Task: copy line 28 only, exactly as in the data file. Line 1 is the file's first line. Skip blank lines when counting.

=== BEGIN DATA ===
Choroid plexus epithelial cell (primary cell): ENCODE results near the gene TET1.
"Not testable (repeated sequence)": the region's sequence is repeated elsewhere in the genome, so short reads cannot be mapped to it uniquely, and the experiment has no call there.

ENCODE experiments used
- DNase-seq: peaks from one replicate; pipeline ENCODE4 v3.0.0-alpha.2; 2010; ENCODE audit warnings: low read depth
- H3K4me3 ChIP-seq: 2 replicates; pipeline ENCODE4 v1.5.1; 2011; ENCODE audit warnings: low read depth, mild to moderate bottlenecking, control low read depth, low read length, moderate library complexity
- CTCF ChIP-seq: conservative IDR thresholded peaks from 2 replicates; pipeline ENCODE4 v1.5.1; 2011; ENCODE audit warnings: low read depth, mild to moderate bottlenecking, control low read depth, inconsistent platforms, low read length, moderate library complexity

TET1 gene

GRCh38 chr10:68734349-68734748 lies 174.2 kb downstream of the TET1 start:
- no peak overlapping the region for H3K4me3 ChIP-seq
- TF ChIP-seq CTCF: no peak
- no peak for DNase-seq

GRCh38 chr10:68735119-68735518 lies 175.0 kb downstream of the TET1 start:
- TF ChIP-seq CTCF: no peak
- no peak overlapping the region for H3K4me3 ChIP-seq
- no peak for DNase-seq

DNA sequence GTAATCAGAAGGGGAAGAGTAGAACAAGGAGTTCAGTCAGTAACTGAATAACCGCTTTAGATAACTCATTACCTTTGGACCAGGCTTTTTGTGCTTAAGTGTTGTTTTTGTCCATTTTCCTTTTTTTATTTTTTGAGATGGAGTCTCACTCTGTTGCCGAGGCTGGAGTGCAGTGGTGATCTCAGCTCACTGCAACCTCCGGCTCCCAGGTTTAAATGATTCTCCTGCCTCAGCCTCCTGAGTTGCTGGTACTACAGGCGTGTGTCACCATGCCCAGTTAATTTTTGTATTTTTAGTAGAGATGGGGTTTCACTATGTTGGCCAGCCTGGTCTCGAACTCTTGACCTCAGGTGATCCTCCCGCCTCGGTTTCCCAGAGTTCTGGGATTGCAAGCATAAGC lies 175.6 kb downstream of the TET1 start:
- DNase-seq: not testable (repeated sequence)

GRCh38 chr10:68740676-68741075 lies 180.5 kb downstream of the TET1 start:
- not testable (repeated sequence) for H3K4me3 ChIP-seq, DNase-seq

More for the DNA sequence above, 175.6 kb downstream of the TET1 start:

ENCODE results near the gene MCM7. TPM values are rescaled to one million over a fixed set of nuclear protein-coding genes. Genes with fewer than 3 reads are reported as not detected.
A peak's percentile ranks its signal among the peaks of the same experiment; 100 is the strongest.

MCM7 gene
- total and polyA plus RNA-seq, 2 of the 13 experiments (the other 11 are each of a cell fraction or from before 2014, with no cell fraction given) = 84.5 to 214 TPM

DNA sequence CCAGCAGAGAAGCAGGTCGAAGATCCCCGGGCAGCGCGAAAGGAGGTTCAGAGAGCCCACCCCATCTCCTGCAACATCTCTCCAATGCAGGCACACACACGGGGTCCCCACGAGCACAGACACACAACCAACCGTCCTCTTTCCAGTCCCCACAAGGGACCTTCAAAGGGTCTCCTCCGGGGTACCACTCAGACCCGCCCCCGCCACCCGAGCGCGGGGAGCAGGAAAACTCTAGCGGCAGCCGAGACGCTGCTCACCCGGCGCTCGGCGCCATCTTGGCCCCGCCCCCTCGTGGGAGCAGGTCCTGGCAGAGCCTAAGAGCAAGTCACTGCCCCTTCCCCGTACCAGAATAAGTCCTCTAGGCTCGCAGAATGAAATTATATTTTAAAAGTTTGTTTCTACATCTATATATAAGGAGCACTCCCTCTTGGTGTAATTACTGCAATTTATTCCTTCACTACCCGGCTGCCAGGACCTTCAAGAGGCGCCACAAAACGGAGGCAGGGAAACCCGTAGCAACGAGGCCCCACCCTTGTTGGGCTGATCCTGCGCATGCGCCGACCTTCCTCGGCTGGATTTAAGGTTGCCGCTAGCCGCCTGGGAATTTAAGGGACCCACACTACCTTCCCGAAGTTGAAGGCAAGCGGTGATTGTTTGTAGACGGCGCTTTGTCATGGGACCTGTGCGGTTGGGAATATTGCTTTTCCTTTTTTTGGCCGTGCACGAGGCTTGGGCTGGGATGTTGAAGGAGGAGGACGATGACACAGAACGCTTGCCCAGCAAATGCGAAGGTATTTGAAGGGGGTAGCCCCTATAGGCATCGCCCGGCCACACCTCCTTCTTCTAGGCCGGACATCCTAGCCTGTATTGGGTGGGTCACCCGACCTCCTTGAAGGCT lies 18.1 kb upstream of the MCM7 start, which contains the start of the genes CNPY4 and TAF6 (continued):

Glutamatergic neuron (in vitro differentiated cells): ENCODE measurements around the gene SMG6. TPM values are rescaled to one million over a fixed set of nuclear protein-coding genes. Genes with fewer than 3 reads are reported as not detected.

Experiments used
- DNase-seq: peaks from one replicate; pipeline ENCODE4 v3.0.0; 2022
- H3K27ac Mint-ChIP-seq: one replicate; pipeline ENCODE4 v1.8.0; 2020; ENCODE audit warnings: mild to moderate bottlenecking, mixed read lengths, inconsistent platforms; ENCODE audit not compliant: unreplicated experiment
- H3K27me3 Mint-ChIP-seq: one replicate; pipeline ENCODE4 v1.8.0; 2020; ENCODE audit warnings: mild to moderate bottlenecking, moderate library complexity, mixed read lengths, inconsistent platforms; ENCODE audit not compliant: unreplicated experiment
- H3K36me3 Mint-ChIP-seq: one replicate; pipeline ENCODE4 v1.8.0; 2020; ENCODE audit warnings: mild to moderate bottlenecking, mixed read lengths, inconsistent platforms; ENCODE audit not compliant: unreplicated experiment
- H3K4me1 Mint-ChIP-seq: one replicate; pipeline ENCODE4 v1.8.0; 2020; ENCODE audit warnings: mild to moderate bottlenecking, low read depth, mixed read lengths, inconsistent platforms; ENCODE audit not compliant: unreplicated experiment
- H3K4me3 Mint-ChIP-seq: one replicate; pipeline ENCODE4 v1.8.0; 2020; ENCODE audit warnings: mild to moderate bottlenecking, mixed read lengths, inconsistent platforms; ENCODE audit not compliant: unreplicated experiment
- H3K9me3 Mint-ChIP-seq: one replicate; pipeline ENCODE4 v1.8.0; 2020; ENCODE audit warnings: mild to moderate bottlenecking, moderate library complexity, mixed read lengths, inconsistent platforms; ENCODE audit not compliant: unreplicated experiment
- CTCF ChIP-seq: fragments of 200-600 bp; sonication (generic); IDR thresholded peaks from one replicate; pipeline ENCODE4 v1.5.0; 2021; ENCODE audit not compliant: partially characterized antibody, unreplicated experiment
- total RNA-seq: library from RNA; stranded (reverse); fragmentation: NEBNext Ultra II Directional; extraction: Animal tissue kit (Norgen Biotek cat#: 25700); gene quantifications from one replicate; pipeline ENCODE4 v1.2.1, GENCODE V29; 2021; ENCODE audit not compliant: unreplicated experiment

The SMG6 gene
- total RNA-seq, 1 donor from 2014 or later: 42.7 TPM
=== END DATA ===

- DNase-seq: peaks from one replicate; pipeline ENCODE4 v3.0.0; 2022